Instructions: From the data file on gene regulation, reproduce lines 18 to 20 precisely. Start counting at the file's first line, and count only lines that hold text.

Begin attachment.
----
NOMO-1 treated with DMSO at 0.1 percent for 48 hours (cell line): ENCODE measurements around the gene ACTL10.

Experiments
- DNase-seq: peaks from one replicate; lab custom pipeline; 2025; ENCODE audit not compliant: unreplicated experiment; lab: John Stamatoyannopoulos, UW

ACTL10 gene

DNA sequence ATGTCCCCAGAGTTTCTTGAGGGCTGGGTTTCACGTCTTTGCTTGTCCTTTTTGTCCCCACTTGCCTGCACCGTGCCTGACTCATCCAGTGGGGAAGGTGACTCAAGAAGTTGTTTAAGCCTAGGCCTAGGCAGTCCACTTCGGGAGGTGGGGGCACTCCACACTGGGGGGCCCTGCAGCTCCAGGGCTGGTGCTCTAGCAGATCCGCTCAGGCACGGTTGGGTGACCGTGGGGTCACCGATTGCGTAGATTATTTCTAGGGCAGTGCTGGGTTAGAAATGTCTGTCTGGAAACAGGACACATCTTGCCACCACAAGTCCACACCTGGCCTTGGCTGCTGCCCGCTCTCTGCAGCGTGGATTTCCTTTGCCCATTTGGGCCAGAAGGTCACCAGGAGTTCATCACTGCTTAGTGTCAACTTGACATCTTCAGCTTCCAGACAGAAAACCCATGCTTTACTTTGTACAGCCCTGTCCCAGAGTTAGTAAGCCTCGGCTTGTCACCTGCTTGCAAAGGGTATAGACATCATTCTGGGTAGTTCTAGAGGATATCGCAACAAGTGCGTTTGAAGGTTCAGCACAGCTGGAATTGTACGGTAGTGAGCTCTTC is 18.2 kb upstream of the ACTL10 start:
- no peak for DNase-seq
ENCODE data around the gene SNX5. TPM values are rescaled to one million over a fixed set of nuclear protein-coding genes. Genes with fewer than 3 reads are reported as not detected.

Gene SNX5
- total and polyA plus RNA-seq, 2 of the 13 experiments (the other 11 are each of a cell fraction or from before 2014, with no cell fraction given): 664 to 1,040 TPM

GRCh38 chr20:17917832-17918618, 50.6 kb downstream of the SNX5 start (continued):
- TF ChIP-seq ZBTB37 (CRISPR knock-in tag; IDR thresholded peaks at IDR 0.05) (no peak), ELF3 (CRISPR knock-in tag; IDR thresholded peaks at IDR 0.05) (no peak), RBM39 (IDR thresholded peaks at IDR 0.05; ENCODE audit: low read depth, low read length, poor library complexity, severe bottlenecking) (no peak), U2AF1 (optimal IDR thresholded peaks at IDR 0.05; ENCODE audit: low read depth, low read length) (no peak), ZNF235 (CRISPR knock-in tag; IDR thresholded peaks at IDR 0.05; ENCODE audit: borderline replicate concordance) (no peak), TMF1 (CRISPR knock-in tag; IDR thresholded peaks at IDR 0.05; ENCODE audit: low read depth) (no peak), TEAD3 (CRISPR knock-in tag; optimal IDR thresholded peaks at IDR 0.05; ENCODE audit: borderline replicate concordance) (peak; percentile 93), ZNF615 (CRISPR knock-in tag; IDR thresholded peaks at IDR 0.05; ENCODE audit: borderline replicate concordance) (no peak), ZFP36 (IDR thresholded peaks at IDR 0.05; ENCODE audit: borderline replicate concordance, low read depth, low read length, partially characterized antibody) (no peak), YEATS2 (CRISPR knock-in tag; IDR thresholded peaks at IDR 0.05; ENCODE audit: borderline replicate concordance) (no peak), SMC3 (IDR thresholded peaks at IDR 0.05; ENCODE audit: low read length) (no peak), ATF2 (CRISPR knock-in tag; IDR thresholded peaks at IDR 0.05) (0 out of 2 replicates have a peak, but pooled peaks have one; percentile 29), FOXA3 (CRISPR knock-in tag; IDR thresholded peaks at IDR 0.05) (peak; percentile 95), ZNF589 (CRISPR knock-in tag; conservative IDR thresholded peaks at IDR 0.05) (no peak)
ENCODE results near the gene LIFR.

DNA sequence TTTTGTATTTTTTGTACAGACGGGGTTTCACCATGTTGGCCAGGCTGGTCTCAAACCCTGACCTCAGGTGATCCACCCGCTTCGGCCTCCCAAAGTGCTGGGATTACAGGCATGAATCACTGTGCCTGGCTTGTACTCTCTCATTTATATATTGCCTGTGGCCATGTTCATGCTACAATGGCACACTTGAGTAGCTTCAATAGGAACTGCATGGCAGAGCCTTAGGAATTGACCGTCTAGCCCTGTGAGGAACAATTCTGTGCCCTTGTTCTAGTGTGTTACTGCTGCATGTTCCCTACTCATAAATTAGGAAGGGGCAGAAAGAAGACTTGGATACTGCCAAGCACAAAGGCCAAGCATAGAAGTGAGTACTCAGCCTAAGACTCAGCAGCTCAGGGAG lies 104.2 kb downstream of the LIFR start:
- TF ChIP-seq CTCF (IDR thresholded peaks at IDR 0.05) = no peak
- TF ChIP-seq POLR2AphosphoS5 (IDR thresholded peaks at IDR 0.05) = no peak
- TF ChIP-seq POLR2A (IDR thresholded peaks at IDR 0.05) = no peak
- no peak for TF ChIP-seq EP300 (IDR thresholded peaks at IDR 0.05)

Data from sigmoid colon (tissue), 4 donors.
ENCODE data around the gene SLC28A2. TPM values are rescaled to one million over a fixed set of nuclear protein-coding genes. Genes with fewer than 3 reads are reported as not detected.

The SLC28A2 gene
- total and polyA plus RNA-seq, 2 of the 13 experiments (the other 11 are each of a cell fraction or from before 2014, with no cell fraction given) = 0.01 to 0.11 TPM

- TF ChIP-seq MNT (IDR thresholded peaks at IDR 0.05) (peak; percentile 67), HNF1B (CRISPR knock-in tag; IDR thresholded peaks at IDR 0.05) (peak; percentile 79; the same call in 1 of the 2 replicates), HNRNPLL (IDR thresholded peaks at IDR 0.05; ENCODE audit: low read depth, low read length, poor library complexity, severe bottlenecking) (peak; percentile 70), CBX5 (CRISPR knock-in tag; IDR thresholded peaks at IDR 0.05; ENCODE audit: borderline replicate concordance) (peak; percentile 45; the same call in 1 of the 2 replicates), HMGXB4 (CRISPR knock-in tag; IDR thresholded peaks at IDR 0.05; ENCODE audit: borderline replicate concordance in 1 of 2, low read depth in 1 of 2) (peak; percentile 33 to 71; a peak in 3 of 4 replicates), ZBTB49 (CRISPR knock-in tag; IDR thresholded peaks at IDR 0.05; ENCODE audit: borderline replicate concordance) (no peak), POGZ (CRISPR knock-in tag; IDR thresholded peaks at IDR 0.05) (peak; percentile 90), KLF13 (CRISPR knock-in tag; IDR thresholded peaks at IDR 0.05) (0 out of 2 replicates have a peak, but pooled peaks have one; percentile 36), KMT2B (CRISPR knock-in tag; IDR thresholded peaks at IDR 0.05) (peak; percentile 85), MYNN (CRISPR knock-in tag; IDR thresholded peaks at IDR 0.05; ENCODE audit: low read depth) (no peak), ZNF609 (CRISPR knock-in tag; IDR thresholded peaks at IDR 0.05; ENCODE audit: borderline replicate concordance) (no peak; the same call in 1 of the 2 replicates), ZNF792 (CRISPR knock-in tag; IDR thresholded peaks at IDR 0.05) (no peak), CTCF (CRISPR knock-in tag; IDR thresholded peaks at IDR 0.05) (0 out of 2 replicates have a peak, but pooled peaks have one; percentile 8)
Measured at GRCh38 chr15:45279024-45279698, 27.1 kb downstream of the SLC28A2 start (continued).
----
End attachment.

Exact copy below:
Data from sigmoid colon (tissue), 4 donors.
ENCODE data around the gene SLC28A2. TPM values are rescaled to one million over a fixed set of nuclear protein-coding genes. Genes with fewer than 3 reads are reported as not detected.

The SLC28A2 gene